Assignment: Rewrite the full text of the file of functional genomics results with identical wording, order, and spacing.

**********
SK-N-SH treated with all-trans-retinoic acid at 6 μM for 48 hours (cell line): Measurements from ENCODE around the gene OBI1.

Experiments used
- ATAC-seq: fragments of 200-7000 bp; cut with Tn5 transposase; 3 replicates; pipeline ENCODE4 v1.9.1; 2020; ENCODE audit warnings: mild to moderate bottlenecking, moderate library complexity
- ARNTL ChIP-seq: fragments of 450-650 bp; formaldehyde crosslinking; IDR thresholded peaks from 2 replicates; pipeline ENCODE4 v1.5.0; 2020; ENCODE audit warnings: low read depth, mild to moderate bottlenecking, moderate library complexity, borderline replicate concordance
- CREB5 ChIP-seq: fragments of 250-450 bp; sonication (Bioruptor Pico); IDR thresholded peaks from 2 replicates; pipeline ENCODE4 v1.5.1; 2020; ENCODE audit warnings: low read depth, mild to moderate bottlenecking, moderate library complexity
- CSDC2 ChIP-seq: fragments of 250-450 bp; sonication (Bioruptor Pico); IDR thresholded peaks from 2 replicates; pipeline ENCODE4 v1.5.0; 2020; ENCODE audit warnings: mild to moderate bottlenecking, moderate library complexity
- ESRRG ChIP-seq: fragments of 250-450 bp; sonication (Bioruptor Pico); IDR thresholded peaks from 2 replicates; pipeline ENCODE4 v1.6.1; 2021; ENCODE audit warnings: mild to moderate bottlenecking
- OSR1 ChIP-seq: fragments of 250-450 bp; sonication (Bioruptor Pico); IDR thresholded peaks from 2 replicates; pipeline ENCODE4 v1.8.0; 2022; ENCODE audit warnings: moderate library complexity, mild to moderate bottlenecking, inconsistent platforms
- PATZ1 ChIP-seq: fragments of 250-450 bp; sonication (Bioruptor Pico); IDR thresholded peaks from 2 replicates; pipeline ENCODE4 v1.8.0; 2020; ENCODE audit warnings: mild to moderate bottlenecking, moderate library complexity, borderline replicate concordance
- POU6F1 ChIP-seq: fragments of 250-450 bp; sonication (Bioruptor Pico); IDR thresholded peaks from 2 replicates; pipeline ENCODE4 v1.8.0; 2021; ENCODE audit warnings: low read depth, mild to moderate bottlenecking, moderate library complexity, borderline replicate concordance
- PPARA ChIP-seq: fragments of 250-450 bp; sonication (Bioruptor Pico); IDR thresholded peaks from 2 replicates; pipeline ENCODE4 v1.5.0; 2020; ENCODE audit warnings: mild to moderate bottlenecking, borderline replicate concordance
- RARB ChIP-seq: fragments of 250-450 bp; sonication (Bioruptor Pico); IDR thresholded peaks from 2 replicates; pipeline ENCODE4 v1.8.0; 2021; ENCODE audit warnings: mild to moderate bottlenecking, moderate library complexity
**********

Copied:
SK-N-SH treated with all-trans-retinoic acid at 6 μM for 48 hours (cell line): Measurements from ENCODE around the gene OBI1.

Experiments used
- ATAC-seq: fragments of 200-7000 bp; cut with Tn5 transposase; 3 replicates; pipeline ENCODE4 v1.9.1; 2020; ENCODE audit warnings: mild to moderate bottlenecking, moderate library complexity
- ARNTL ChIP-seq: fragments of 450-650 bp; formaldehyde crosslinking; IDR thresholded peaks from 2 replicates; pipeline ENCODE4 v1.5.0; 2020; ENCODE audit warnings: low read depth, mild to moderate bottlenecking, moderate library complexity, borderline replicate concordance
- CREB5 ChIP-seq: fragments of 250-450 bp; sonication (Bioruptor Pico); IDR thresholded peaks from 2 replicates; pipeline ENCODE4 v1.5.1; 2020; ENCODE audit warnings: low read depth, mild to moderate bottlenecking, moderate library complexity
- CSDC2 ChIP-seq: fragments of 250-450 bp; sonication (Bioruptor Pico); IDR thresholded peaks from 2 replicates; pipeline ENCODE4 v1.5.0; 2020; ENCODE audit warnings: mild to moderate bottlenecking, moderate library complexity
- ESRRG ChIP-seq: fragments of 250-450 bp; sonication (Bioruptor Pico); IDR thresholded peaks from 2 replicates; pipeline ENCODE4 v1.6.1; 2021; ENCODE audit warnings: mild to moderate bottlenecking
- OSR1 ChIP-seq: fragments of 250-450 bp; sonication (Bioruptor Pico); IDR thresholded peaks from 2 replicates; pipeline ENCODE4 v1.8.0; 2022; ENCODE audit warnings: moderate library complexity, mild to moderate bottlenecking, inconsistent platforms
- PATZ1 ChIP-seq: fragments of 250-450 bp; sonication (Bioruptor Pico); IDR thresholded peaks from 2 replicates; pipeline ENCODE4 v1.8.0; 2020; ENCODE audit warnings: mild to moderate bottlenecking, moderate library complexity, borderline replicate concordance
- POU6F1 ChIP-seq: fragments of 250-450 bp; sonication (Bioruptor Pico); IDR thresholded peaks from 2 replicates; pipeline ENCODE4 v1.8.0; 2021; ENCODE audit warnings: low read depth, mild to moderate bottlenecking, moderate library complexity, borderline replicate concordance
- PPARA ChIP-seq: fragments of 250-450 bp; sonication (Bioruptor Pico); IDR thresholded peaks from 2 replicates; pipeline ENCODE4 v1.5.0; 2020; ENCODE audit warnings: mild to moderate bottlenecking, borderline replicate concordance
- RARB ChIP-seq: fragments of 250-450 bp; sonication (Bioruptor Pico); IDR thresholded peaks from 2 replicates; pipeline ENCODE4 v1.8.0; 2021; ENCODE audit warnings: mild to moderate bottlenecking, moderate library complexity